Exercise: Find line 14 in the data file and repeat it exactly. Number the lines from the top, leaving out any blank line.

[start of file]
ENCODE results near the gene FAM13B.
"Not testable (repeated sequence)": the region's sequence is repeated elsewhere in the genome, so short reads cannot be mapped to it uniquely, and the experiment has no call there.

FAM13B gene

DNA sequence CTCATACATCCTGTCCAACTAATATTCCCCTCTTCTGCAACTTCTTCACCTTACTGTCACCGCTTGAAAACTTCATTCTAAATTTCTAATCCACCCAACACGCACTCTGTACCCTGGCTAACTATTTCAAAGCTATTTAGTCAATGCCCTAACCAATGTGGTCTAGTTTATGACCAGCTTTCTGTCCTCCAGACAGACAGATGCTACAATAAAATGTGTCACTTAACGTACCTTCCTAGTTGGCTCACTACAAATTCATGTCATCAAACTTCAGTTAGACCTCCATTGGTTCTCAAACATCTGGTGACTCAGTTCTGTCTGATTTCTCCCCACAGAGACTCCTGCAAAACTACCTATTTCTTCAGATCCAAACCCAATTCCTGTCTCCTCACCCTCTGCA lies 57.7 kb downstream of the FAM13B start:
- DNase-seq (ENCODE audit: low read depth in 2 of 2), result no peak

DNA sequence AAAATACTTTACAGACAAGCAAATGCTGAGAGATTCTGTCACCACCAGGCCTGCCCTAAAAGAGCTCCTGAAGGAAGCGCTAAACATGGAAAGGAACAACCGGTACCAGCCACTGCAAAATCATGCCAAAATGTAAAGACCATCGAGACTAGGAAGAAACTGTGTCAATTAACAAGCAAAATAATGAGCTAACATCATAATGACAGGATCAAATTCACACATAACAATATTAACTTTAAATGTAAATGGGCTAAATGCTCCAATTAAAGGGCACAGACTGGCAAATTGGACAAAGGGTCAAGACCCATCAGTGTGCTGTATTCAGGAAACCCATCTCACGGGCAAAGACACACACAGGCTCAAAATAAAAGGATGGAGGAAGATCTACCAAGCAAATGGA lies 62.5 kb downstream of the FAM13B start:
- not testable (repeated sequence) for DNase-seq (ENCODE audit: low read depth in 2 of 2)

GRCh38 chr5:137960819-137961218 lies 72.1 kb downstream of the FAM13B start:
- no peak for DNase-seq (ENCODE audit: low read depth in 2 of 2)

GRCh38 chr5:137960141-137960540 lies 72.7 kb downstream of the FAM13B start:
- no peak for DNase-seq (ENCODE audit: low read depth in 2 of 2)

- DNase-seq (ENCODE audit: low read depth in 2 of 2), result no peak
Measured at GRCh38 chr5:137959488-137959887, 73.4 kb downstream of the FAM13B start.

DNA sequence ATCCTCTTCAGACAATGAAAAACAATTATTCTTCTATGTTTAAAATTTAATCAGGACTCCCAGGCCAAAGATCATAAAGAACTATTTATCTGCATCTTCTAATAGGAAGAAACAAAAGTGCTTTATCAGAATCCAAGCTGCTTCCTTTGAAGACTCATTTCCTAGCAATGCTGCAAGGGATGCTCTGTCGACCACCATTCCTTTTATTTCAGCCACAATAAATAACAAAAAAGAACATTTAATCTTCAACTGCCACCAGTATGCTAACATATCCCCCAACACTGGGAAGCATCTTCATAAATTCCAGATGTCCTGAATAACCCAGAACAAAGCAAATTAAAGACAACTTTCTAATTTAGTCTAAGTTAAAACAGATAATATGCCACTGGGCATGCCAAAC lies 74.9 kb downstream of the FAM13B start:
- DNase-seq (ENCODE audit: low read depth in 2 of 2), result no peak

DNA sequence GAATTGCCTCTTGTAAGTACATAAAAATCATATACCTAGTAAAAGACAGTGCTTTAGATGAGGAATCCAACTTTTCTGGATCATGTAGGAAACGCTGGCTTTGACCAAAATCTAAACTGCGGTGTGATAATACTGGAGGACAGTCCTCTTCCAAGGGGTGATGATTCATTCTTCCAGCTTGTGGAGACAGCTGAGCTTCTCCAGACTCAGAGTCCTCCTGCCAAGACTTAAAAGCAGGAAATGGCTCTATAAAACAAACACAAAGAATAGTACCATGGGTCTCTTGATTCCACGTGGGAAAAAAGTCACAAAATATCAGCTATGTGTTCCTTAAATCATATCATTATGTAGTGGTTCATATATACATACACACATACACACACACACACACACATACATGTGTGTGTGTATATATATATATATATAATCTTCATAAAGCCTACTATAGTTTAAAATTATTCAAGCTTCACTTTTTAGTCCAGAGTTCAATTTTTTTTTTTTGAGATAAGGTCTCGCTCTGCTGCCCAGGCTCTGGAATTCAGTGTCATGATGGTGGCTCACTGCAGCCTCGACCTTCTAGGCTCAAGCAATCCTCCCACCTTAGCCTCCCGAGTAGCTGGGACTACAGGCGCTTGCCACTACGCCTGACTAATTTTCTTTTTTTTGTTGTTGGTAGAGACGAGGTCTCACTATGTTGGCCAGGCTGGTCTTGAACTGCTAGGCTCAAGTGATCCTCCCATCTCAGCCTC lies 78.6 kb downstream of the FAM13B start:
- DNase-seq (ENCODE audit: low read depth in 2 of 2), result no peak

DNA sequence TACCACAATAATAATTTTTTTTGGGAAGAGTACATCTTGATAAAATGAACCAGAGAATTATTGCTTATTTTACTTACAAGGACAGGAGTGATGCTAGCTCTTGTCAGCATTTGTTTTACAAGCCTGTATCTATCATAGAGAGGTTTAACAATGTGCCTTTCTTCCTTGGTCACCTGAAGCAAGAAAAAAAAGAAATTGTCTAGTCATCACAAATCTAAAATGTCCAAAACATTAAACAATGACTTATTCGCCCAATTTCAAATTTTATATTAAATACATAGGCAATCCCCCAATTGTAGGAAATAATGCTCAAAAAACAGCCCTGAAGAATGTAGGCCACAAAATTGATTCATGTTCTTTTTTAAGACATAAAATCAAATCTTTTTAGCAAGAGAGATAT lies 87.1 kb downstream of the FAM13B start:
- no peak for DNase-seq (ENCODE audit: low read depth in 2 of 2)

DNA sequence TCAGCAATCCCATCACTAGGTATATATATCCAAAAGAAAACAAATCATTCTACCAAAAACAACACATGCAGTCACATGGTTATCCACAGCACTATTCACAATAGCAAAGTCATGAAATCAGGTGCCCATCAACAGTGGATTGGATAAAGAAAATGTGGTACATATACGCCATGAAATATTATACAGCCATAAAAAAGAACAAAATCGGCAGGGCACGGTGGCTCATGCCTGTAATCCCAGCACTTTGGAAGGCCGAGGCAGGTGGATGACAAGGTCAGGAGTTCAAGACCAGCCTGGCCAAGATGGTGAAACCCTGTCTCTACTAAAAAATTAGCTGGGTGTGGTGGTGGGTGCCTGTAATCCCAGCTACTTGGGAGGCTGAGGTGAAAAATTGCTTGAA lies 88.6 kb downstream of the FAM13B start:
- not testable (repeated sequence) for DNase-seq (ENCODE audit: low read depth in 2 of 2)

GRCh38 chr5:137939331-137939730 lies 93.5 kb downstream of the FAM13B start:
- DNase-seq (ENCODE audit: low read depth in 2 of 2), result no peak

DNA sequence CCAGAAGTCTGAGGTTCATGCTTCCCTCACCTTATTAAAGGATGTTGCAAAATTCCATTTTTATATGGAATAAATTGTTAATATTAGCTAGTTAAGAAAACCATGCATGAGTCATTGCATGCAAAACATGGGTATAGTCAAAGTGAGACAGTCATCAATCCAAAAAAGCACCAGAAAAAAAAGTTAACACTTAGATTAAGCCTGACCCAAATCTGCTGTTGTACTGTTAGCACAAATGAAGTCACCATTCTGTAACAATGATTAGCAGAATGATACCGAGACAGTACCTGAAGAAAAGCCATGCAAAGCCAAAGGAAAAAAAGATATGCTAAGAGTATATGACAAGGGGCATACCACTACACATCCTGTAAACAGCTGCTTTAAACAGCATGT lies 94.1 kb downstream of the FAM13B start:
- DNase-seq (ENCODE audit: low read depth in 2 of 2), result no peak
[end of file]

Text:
DNA sequence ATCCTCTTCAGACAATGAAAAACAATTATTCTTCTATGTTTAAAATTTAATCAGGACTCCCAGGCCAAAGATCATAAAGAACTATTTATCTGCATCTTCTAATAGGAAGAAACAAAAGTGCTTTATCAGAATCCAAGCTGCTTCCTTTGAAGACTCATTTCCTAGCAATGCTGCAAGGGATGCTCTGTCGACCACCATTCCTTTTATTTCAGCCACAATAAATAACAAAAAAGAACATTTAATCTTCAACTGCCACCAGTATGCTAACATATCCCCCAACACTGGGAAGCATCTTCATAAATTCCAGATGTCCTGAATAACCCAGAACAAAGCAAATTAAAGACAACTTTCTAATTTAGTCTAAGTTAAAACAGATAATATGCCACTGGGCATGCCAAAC lies 74.9 kb downstream of the FAM13B start: